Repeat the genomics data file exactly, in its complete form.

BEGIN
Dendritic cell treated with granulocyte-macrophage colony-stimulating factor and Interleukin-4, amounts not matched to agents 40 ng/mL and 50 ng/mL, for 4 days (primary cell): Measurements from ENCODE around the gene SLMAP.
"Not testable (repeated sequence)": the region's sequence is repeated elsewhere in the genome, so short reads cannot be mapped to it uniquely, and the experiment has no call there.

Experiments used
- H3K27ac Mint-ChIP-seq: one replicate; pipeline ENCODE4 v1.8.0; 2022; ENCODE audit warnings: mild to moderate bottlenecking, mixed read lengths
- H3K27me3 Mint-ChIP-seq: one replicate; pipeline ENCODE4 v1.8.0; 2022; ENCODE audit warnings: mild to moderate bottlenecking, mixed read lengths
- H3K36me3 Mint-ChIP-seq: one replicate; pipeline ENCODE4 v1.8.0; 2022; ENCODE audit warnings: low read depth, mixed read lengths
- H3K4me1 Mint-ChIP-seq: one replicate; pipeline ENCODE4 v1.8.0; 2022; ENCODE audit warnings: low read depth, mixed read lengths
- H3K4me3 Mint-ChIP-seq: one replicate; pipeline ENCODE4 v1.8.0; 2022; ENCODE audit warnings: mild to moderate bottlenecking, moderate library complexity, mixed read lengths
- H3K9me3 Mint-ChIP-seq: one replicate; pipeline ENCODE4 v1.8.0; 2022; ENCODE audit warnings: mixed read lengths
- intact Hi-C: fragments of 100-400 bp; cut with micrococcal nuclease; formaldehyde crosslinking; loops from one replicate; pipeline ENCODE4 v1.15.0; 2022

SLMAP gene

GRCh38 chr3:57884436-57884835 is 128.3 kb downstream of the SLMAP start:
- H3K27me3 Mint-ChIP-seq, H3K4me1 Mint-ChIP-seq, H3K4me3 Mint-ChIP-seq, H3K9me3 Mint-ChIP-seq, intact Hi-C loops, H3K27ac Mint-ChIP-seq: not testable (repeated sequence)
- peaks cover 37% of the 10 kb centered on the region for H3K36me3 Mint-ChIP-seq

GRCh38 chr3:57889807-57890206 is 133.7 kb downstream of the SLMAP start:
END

Dendritic cell treated with granulocyte-macrophage colony-stimulating factor and Interleukin-4, amounts not matched to agents 40 ng/mL and 50 ng/mL, for 4 days (primary cell): Measurements from ENCODE around the gene SLMAP.
"Not testable (repeated sequence)": the region's sequence is repeated elsewhere in the genome, so short reads cannot be mapped to it uniquely, and the experiment has no call there.

Experiments used
- H3K27ac Mint-ChIP-seq: one replicate; pipeline ENCODE4 v1.8.0; 2022; ENCODE audit warnings: mild to moderate bottlenecking, mixed read lengths
- H3K27me3 Mint-ChIP-seq: one replicate; pipeline ENCODE4 v1.8.0; 2022; ENCODE audit warnings: mild to moderate bottlenecking, mixed read lengths
- H3K36me3 Mint-ChIP-seq: one replicate; pipeline ENCODE4 v1.8.0; 2022; ENCODE audit warnings: low read depth, mixed read lengths
- H3K4me1 Mint-ChIP-seq: one replicate; pipeline ENCODE4 v1.8.0; 2022; ENCODE audit warnings: low read depth, mixed read lengths
- H3K4me3 Mint-ChIP-seq: one replicate; pipeline ENCODE4 v1.8.0; 2022; ENCODE audit warnings: mild to moderate bottlenecking, moderate library complexity, mixed read lengths
- H3K9me3 Mint-ChIP-seq: one replicate; pipeline ENCODE4 v1.8.0; 2022; ENCODE audit warnings: mixed read lengths
- intact Hi-C: fragments of 100-400 bp; cut with micrococcal nuclease; formaldehyde crosslinking; loops from one replicate; pipeline ENCODE4 v1.15.0; 2022

SLMAP gene

GRCh38 chr3:57884436-57884835 is 128.3 kb downstream of the SLMAP start:
- H3K27me3 Mint-ChIP-seq, H3K4me1 Mint-ChIP-seq, H3K4me3 Mint-ChIP-seq, H3K9me3 Mint-ChIP-seq, intact Hi-C loops, H3K27ac Mint-ChIP-seq: not testable (repeated sequence)
- peaks cover 37% of the 10 kb centered on the region for H3K36me3 Mint-ChIP-seq

GRCh38 chr3:57889807-57890206 is 133.7 kb downstream of the SLMAP start: